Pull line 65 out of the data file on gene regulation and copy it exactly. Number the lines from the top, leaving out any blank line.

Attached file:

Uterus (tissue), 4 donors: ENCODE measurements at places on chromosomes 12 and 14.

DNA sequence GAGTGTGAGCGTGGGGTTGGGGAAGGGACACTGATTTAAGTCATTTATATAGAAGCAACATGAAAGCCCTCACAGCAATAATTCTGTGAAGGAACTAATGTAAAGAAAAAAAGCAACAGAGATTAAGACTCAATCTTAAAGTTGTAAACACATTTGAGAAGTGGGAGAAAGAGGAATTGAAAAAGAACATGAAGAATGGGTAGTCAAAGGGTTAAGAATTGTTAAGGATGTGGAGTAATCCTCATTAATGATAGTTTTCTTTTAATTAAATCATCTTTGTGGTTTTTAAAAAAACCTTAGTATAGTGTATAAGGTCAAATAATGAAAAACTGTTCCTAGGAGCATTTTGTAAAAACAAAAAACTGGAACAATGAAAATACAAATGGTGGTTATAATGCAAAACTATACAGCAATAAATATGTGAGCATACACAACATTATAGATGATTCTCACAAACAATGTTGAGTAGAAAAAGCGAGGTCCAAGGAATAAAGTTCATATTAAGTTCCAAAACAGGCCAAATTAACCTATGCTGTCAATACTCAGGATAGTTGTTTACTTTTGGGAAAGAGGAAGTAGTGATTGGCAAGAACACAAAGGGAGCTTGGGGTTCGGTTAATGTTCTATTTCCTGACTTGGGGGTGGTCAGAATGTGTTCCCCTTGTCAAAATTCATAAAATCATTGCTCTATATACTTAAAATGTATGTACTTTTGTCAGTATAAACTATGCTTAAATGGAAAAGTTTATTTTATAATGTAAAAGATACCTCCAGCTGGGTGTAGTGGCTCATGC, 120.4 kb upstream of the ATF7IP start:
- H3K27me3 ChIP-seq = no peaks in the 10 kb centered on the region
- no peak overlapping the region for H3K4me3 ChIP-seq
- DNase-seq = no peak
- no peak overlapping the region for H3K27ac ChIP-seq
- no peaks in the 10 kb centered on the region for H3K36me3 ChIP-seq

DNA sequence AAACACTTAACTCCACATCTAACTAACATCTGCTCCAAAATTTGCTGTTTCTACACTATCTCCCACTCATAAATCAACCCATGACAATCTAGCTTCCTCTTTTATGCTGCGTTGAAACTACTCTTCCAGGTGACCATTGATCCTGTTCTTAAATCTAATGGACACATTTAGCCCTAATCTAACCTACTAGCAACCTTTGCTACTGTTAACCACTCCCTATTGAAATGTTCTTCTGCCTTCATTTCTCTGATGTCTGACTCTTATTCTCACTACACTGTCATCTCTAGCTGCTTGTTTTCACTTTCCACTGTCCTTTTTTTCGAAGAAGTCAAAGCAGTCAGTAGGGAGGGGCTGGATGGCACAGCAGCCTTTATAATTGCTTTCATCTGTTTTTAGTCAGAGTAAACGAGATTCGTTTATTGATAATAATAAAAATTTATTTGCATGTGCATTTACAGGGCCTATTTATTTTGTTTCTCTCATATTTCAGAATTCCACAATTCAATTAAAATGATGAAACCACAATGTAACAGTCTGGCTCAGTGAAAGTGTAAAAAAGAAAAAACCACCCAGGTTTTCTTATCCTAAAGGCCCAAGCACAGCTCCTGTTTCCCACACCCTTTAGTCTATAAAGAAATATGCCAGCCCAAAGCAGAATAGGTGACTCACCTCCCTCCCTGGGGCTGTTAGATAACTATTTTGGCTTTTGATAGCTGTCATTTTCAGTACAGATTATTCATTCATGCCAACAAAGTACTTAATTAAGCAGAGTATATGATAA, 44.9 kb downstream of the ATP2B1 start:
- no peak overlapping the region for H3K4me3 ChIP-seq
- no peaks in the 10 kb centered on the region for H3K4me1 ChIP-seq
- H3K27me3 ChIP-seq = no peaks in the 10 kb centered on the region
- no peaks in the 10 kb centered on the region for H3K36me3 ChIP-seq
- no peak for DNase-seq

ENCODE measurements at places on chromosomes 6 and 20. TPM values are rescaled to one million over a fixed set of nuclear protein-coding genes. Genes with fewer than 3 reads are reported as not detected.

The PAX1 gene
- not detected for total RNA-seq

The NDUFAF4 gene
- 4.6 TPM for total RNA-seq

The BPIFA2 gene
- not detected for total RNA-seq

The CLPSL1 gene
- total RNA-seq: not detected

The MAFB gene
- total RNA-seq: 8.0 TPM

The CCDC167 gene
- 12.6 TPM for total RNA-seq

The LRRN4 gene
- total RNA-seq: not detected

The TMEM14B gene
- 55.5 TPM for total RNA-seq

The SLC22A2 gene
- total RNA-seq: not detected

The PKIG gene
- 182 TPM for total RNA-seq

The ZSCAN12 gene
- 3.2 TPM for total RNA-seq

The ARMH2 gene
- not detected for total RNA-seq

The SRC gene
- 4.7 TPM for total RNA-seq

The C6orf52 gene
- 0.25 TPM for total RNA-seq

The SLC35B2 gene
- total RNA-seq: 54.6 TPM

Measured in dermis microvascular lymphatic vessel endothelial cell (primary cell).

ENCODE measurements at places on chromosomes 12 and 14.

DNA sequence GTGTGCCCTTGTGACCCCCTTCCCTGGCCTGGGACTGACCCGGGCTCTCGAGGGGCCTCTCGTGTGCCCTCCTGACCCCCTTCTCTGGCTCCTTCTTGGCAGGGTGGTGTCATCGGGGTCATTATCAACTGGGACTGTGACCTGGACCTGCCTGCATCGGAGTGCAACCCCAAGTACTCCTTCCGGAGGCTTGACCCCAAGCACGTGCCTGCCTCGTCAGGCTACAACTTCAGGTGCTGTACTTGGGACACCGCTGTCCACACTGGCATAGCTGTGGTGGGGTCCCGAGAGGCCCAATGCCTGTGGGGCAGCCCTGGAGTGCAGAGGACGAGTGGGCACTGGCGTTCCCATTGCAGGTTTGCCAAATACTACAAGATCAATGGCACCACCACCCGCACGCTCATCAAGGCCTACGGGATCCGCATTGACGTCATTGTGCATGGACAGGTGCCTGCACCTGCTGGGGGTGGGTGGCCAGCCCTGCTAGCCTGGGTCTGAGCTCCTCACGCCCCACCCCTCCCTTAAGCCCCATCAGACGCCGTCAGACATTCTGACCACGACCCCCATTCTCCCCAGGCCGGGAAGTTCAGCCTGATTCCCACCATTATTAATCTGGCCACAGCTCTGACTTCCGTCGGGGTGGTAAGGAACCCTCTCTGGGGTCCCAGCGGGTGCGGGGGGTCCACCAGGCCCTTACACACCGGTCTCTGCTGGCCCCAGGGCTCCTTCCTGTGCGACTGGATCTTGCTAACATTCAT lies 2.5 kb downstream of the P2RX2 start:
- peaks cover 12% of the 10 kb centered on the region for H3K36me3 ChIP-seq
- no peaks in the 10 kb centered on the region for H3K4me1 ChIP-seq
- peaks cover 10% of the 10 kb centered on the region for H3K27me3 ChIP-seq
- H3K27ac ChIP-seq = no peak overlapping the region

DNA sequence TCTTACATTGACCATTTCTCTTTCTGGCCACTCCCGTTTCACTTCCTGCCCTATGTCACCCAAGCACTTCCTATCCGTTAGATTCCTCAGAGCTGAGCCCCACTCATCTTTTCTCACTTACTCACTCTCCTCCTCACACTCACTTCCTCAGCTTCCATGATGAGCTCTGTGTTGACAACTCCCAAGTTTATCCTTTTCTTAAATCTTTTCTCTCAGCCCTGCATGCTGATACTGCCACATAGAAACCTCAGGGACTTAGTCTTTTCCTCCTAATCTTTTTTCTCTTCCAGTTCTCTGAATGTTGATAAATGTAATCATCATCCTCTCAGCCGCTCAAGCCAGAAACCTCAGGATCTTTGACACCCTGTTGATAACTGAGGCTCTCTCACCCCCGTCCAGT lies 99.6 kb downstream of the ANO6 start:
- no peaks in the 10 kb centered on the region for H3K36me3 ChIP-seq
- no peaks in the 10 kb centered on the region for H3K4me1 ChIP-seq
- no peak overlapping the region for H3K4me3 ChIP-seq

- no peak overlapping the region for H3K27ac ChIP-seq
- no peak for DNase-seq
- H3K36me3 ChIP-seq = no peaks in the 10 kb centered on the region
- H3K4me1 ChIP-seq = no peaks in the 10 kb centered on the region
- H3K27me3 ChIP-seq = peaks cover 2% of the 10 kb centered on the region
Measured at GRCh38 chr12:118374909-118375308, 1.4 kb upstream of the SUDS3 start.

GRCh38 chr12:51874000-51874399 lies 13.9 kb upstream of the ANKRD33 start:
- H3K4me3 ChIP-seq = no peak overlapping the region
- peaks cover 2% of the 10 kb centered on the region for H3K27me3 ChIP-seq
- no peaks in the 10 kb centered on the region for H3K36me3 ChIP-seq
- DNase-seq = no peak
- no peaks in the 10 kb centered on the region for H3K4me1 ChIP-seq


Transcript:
- no peaks in the 10 kb centered on the region for H3K36me3 ChIP-seq